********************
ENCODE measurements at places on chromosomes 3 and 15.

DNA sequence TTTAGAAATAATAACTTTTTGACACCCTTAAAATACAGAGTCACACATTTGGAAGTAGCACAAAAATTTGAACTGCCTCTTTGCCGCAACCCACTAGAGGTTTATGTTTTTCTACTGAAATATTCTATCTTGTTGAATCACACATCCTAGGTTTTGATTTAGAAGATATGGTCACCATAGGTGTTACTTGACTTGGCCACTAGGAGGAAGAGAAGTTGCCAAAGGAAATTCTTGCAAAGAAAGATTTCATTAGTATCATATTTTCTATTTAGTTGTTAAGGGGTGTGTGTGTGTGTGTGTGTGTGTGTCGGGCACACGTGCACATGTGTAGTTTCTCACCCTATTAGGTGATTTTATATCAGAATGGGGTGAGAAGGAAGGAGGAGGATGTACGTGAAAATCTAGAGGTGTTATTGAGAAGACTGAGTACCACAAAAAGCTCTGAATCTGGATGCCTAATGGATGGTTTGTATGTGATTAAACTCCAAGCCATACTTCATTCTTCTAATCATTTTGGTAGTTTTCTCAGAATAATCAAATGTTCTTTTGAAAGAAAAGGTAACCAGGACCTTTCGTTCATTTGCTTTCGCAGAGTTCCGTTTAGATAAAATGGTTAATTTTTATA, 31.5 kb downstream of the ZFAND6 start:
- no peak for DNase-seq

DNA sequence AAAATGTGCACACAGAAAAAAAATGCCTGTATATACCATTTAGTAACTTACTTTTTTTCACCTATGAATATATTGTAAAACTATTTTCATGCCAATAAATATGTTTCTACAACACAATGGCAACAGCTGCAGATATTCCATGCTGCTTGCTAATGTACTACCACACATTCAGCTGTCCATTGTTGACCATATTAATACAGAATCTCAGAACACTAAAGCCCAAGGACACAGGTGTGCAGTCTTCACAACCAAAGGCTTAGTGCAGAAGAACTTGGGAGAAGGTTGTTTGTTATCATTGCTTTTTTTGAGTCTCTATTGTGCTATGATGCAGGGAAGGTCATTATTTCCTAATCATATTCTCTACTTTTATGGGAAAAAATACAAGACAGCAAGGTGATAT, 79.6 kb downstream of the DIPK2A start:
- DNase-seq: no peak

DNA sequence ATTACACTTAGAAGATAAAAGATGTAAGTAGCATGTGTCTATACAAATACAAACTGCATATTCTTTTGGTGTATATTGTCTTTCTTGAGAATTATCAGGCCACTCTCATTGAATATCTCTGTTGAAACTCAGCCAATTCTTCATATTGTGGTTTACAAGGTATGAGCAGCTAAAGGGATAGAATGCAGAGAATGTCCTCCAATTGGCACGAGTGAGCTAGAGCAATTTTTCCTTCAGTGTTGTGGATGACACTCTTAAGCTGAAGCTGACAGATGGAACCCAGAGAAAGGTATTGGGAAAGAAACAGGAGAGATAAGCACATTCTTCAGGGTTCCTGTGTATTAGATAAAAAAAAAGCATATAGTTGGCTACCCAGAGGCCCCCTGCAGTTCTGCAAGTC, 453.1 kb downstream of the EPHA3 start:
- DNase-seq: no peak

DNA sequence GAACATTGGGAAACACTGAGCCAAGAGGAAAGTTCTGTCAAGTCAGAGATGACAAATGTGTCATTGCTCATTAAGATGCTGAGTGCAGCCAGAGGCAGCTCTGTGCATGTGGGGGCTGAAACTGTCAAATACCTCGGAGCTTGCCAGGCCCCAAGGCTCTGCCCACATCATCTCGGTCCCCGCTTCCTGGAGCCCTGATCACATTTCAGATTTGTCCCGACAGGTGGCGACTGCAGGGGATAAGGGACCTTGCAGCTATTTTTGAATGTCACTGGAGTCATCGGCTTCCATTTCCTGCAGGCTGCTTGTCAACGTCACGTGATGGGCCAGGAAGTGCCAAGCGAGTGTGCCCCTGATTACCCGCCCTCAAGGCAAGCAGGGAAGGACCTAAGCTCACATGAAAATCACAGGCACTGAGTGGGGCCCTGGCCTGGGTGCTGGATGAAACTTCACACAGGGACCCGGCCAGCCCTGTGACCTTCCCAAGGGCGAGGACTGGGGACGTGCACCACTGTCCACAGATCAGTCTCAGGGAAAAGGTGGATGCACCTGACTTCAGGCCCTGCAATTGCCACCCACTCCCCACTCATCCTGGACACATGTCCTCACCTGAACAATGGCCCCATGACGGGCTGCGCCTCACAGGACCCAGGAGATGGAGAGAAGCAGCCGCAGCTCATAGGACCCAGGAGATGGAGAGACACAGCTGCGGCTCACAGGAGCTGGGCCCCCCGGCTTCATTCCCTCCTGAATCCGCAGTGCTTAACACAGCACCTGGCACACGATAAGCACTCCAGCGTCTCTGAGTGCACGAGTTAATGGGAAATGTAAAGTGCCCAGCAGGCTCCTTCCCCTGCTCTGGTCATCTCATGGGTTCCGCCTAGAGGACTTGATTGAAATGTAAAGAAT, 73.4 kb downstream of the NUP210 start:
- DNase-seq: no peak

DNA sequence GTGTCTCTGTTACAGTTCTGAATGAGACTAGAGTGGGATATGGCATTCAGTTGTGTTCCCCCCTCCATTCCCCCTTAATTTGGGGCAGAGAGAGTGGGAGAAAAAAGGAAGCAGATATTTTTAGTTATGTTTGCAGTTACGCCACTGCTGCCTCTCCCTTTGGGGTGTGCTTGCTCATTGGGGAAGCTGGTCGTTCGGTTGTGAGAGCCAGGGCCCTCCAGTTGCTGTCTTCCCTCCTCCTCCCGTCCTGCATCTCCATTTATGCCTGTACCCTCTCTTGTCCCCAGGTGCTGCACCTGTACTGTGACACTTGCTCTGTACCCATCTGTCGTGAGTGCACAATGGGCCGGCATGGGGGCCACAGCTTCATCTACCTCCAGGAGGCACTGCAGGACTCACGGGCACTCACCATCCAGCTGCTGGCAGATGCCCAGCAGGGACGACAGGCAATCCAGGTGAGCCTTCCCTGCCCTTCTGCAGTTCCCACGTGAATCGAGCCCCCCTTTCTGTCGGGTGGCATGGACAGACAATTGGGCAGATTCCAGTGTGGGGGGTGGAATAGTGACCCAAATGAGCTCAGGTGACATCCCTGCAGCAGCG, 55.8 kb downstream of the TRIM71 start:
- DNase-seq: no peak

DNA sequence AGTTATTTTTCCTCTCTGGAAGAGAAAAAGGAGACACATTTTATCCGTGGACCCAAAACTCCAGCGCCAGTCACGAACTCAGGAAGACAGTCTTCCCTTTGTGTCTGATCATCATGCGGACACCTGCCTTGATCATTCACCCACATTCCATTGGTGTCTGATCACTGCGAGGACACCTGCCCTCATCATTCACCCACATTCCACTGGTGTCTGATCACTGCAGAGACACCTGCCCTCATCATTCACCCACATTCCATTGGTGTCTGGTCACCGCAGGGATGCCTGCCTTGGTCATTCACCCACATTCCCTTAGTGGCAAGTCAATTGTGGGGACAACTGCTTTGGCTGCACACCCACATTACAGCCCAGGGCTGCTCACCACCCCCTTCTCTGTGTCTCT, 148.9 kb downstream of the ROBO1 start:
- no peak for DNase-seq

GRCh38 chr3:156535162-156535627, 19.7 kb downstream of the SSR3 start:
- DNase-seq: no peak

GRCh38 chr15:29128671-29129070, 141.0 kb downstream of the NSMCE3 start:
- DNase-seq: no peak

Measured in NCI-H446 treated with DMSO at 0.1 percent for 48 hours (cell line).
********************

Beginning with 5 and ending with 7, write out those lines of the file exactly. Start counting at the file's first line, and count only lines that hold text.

- DNase-seq: no peak

DNA sequence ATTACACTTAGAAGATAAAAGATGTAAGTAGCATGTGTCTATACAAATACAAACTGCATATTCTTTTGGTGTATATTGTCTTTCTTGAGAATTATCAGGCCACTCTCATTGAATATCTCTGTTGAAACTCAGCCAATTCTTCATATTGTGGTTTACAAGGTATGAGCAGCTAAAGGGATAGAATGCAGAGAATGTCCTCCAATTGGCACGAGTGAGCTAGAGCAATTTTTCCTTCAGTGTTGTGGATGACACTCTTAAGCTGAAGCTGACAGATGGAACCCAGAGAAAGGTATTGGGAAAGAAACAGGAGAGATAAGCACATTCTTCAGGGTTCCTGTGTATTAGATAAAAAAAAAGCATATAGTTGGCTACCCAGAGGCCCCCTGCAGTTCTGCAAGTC, 453.1 kb downstream of the EPHA3 start:
- DNase-seq: no peak